A discussion of the conditions under which recreation represents an exclusive or dominant use of forest lands need no longer be considered academic. Recreation as a full-fledged use can now be said to have attained mature stature along with the management of forest lands for timber, water, forage, and wildlife. On a national scale, this change has occurred most swiftly and pronouncedly during the past quarter century. It reflects the highly significant shifts which have come about in our culture with respect to such readily measurable factors as increased leisure time, greater mobility, larger spendable income, more people, longer life, and more activity among older persons. To these factors we may add a growing consciousness of the value of rural escape from the stresses of harried urban existence.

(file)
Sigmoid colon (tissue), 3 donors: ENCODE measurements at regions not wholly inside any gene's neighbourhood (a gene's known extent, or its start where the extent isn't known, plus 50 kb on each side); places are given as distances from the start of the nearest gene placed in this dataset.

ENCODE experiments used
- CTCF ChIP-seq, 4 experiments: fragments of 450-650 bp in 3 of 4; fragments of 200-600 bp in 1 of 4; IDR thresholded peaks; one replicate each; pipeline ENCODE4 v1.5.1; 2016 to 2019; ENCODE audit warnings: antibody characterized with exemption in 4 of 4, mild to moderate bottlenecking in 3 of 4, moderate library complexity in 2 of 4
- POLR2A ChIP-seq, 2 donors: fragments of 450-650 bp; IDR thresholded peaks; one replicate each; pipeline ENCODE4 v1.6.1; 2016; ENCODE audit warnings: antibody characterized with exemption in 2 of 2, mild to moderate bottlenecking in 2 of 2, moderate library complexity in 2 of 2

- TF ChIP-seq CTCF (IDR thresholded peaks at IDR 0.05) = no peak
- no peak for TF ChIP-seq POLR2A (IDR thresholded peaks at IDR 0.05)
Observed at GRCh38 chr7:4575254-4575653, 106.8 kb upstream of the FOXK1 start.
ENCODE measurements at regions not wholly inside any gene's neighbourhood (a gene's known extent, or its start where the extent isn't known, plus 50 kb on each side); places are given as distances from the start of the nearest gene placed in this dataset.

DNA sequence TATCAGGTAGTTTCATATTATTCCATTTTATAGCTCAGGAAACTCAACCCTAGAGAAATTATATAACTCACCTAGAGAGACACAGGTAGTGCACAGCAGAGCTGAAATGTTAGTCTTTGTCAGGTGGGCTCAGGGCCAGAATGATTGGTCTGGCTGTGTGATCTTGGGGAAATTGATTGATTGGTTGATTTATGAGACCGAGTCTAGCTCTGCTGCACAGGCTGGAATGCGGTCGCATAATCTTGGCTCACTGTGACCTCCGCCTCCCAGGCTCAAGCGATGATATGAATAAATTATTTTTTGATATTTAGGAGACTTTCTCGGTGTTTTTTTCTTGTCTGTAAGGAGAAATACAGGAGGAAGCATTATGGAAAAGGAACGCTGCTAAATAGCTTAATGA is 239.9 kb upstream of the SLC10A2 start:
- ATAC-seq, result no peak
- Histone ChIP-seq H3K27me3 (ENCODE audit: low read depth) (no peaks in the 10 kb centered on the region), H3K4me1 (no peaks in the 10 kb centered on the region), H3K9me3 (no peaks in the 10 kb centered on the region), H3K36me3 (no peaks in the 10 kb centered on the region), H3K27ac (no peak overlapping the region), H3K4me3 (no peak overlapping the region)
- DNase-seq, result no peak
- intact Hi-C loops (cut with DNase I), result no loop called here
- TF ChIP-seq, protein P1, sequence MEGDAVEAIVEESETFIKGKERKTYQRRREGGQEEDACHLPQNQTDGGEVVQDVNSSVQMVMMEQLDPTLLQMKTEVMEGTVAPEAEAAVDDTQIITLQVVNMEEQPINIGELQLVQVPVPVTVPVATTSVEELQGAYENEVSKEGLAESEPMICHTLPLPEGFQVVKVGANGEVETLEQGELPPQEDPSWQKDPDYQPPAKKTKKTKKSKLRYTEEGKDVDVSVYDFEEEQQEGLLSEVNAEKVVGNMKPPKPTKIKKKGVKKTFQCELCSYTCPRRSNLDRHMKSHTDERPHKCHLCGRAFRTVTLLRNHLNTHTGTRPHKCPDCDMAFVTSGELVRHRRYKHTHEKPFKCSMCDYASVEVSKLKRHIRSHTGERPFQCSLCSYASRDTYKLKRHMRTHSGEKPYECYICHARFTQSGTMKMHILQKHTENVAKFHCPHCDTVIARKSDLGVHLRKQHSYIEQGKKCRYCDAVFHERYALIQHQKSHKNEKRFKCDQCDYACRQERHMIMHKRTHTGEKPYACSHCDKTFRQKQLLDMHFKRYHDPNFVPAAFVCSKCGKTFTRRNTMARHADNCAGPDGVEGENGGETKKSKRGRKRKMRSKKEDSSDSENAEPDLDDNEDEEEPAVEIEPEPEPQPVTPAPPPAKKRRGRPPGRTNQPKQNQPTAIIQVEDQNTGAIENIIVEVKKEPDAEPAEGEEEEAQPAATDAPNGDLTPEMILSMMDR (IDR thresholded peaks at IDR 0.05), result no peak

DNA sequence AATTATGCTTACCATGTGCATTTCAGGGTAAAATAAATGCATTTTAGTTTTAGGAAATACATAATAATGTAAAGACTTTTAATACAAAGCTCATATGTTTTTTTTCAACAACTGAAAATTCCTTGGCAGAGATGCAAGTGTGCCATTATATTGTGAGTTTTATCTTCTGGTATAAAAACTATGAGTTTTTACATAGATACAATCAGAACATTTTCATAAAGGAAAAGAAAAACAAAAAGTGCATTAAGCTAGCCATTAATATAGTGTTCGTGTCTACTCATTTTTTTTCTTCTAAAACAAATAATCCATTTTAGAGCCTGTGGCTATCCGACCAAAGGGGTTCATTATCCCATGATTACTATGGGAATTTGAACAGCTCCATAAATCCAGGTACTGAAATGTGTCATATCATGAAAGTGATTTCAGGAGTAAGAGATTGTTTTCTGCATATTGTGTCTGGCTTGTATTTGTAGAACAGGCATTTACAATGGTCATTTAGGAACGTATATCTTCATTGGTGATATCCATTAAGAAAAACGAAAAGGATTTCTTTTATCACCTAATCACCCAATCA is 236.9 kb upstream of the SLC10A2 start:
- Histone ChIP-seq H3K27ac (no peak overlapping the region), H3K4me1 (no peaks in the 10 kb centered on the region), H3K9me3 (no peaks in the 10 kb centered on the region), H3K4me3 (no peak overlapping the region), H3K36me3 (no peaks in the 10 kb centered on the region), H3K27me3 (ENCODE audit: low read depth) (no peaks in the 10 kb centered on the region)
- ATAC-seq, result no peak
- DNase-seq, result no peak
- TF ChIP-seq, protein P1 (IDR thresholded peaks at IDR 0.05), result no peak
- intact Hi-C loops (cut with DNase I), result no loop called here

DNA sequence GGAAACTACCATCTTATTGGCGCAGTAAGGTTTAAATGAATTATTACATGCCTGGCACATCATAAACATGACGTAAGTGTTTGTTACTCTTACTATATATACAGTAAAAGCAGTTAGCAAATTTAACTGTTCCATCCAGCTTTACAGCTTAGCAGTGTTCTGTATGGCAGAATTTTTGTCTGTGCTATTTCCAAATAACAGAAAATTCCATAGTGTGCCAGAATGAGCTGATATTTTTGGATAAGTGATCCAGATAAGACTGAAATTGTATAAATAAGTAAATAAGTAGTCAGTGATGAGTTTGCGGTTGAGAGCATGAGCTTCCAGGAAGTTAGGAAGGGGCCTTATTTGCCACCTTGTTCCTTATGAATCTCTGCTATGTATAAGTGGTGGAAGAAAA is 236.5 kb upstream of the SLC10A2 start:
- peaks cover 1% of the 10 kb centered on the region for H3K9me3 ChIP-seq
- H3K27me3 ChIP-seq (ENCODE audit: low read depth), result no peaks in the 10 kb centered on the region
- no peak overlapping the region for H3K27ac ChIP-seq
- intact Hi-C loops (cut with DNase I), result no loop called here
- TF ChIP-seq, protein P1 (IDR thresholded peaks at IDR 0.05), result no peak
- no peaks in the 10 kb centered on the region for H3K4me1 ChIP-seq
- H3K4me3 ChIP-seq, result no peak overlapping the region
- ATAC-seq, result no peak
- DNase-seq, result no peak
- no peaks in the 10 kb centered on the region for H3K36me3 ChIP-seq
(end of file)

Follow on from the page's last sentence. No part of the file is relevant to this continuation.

Document Type: Journal Article
Division of Forest Influences, U. S. Forest Service, Washington, D. C.
Publication date: April 1, 1952
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The Journal of Forestry is the most widely circulated scholarly forestry journal in the world. In print since 1902, the Journal has received several national awards for excellence. The mission of the Journal of Forestry is to advance the profession of forestry by keeping forest management professionals informed about significant developments and ideas in the many facets of forestry: economics, education and communication, entomology and pathology, fire, forest ecology, geospatial technologies, history, international forestry, measurements, policy, recreation, silviculture, social sciences, soils and hydrology, urban and community forestry, utilization and engineering, and wildlife management. The Journal is published bimonthly: January, March, May, July, September, and November.